Pete Morton has been hailed as one of England’s finest songwriters – a voice of reason in these troubled times. The songs on Pete’s brand-new album, ‘Economy’, present a typically lively, moving and often sideways look at the modern human condition, whether through the eyes of a lady gorilla, the ever-changing setting of a city café or the sweet voice of an Indian call-centre operator. ‘Disobedience’ strikes a particularly topical note in summoning the peaceful spirit of Gandhi to fight oppression. Other well-loved songs from Pete include ‘Another Train’, ‘The Shepherd’s Song’ and ‘Six Billion Eccentrics’.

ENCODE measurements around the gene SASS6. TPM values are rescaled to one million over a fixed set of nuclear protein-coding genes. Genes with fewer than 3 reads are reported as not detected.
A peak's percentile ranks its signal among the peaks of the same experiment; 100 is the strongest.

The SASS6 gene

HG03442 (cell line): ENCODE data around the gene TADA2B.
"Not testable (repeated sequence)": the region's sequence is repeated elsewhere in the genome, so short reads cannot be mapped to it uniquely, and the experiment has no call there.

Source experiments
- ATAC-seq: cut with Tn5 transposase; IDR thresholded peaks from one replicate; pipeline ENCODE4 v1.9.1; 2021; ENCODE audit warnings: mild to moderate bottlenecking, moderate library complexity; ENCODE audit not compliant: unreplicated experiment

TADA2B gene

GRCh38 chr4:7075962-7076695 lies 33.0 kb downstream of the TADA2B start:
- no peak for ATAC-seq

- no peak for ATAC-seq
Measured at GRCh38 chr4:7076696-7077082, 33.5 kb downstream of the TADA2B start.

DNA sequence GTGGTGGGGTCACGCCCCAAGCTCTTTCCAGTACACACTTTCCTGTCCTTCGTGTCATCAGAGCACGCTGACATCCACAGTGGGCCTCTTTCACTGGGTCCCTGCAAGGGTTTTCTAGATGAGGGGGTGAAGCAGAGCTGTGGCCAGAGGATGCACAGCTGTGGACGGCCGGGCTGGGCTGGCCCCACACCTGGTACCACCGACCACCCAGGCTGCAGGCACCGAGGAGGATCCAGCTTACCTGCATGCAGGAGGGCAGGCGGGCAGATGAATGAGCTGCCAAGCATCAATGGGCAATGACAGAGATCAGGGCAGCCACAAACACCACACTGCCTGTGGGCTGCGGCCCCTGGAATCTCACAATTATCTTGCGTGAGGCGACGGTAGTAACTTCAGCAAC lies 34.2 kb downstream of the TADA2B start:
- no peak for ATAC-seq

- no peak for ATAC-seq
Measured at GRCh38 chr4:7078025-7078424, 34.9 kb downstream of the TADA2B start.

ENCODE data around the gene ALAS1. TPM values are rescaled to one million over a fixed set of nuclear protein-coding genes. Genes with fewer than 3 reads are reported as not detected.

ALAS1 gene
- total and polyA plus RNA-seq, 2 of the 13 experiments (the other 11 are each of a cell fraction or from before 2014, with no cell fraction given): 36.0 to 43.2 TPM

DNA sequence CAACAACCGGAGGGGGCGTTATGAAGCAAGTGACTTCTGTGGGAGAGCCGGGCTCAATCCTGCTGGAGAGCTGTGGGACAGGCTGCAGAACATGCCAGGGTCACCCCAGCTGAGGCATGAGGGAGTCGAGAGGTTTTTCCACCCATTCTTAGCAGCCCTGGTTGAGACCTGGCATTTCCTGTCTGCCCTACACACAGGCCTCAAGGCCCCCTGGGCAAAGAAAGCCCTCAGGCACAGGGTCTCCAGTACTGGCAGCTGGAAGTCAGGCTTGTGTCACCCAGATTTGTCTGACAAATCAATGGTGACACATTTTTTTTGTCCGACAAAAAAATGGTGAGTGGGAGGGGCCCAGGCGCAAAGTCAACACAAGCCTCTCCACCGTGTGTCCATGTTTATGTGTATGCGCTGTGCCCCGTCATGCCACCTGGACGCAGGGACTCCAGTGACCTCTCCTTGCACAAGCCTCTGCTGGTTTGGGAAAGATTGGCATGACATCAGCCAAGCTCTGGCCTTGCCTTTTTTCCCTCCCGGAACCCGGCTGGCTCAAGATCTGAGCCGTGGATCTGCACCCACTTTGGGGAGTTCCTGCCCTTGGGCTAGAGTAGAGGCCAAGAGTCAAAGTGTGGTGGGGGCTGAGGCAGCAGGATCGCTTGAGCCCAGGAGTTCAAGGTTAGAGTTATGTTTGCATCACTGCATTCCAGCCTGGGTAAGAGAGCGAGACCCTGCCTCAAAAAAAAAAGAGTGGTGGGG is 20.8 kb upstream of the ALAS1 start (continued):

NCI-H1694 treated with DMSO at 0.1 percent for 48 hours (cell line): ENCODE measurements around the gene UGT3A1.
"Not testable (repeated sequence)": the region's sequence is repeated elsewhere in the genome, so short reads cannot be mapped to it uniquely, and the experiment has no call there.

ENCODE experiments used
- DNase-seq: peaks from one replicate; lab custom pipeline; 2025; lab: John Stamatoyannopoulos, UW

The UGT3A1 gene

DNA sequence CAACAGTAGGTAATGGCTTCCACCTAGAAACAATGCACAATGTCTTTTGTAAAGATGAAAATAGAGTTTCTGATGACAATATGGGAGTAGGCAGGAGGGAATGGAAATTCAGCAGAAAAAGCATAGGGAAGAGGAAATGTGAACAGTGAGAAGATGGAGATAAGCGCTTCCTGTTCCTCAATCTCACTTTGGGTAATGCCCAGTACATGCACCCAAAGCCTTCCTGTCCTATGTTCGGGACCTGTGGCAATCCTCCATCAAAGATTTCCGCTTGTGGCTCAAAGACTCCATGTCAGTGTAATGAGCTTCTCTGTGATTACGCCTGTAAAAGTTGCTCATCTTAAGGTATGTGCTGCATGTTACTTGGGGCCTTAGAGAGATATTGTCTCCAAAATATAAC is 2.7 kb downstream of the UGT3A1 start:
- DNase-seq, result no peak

In support on Friday 18 March will be up-and-coming young songwriting duo Luke Hirst and Sarah Smout. Cellist Sarah has played all over the UK alongside Rosie Doonan and has shared stages with a number of well-known performers, including Kate Rusby. An accomplished guitarist, Luke has been playing gigs since 2004, with TV coverage on BBC and airplay on a number of radio shows.
Bring your own refreshments. Tea and coffee will be available. Tickets £8. (Save seats by emailing via the ‘About the club’ page.)
PS The toast of the Edinburgh fringe this year, Pete Morton’s alter-ego, Geoffrey Chaucer Junior, will be presenting ‘The Miller’s Tale’, a medieval musical monologue of poetry, comedy and song, at the Christ Church Centre at 8 pm on Saturday 19 March. Tickets £6/£4.